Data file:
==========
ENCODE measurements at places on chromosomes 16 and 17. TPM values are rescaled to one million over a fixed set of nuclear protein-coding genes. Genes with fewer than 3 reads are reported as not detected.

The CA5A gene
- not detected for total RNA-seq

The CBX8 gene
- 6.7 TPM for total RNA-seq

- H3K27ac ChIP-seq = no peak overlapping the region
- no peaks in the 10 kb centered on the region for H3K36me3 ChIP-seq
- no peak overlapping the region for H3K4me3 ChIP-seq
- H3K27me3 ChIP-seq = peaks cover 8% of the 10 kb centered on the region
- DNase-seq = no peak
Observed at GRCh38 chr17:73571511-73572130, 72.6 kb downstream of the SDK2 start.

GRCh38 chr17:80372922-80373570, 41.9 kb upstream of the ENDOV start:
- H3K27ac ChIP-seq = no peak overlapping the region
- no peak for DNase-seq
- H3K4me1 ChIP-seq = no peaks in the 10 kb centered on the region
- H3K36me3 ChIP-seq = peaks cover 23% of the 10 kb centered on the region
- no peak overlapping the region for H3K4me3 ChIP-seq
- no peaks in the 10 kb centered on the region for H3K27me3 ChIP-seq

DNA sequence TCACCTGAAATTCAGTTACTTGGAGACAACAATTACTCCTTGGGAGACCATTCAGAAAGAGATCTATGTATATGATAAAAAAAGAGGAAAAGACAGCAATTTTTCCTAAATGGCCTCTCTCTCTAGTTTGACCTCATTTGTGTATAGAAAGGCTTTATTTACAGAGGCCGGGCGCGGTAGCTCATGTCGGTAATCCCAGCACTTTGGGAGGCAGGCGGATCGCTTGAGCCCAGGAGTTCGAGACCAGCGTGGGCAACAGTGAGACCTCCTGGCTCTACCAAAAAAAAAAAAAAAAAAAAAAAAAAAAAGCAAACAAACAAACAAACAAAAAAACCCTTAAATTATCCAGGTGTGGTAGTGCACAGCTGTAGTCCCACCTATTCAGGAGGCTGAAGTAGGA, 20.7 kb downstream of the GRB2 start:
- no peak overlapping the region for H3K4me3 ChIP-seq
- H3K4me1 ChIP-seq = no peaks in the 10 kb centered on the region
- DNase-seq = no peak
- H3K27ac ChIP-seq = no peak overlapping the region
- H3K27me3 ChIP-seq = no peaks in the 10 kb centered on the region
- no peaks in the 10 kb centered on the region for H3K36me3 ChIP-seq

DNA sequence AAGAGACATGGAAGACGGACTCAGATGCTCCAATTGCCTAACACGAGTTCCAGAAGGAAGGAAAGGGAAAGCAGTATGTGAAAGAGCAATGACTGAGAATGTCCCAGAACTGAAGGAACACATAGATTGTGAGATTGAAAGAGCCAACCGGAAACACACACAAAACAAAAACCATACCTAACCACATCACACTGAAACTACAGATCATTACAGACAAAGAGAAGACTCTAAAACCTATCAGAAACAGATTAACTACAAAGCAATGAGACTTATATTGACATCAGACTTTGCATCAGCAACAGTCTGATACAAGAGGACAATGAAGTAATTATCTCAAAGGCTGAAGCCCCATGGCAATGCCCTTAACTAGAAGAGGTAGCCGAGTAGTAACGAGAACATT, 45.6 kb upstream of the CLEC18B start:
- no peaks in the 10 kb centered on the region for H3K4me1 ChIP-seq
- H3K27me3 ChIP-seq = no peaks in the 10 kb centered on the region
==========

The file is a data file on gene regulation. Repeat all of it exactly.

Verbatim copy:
ENCODE measurements at places on chromosomes 16 and 17. TPM values are rescaled to one million over a fixed set of nuclear protein-coding genes. Genes with fewer than 3 reads are reported as not detected.

The CA5A gene
- not detected for total RNA-seq

The CBX8 gene
- 6.7 TPM for total RNA-seq

- H3K27ac ChIP-seq = no peak overlapping the region
- no peaks in the 10 kb centered on the region for H3K36me3 ChIP-seq
- no peak overlapping the region for H3K4me3 ChIP-seq
- H3K27me3 ChIP-seq = peaks cover 8% of the 10 kb centered on the region
- DNase-seq = no peak
Observed at GRCh38 chr17:73571511-73572130, 72.6 kb downstream of the SDK2 start.

GRCh38 chr17:80372922-80373570, 41.9 kb upstream of the ENDOV start:
- H3K27ac ChIP-seq = no peak overlapping the region
- no peak for DNase-seq
- H3K4me1 ChIP-seq = no peaks in the 10 kb centered on the region
- H3K36me3 ChIP-seq = peaks cover 23% of the 10 kb centered on the region
- no peak overlapping the region for H3K4me3 ChIP-seq
- no peaks in the 10 kb centered on the region for H3K27me3 ChIP-seq

DNA sequence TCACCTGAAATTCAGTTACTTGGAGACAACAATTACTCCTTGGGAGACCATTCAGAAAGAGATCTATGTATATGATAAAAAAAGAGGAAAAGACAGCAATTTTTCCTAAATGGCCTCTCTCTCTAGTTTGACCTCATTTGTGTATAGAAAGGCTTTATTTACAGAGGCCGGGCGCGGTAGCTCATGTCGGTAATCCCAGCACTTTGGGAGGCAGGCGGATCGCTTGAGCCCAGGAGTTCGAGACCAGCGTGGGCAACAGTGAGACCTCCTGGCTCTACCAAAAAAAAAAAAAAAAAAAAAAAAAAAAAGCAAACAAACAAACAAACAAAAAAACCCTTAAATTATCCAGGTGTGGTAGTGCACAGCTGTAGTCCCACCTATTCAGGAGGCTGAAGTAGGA, 20.7 kb downstream of the GRB2 start:
- no peak overlapping the region for H3K4me3 ChIP-seq
- H3K4me1 ChIP-seq = no peaks in the 10 kb centered on the region
- DNase-seq = no peak
- H3K27ac ChIP-seq = no peak overlapping the region
- H3K27me3 ChIP-seq = no peaks in the 10 kb centered on the region
- no peaks in the 10 kb centered on the region for H3K36me3 ChIP-seq

DNA sequence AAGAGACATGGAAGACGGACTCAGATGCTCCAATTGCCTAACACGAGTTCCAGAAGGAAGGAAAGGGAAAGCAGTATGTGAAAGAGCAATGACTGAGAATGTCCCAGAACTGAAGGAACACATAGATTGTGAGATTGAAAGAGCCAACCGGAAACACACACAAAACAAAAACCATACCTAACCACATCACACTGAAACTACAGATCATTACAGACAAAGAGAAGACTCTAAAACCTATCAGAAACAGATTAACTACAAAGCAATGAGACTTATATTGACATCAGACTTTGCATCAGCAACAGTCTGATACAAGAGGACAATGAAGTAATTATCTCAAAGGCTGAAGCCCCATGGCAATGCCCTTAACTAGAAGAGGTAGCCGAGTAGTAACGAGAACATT, 45.6 kb upstream of the CLEC18B start:
- no peaks in the 10 kb centered on the region for H3K4me1 ChIP-seq
- H3K27me3 ChIP-seq = no peaks in the 10 kb centered on the region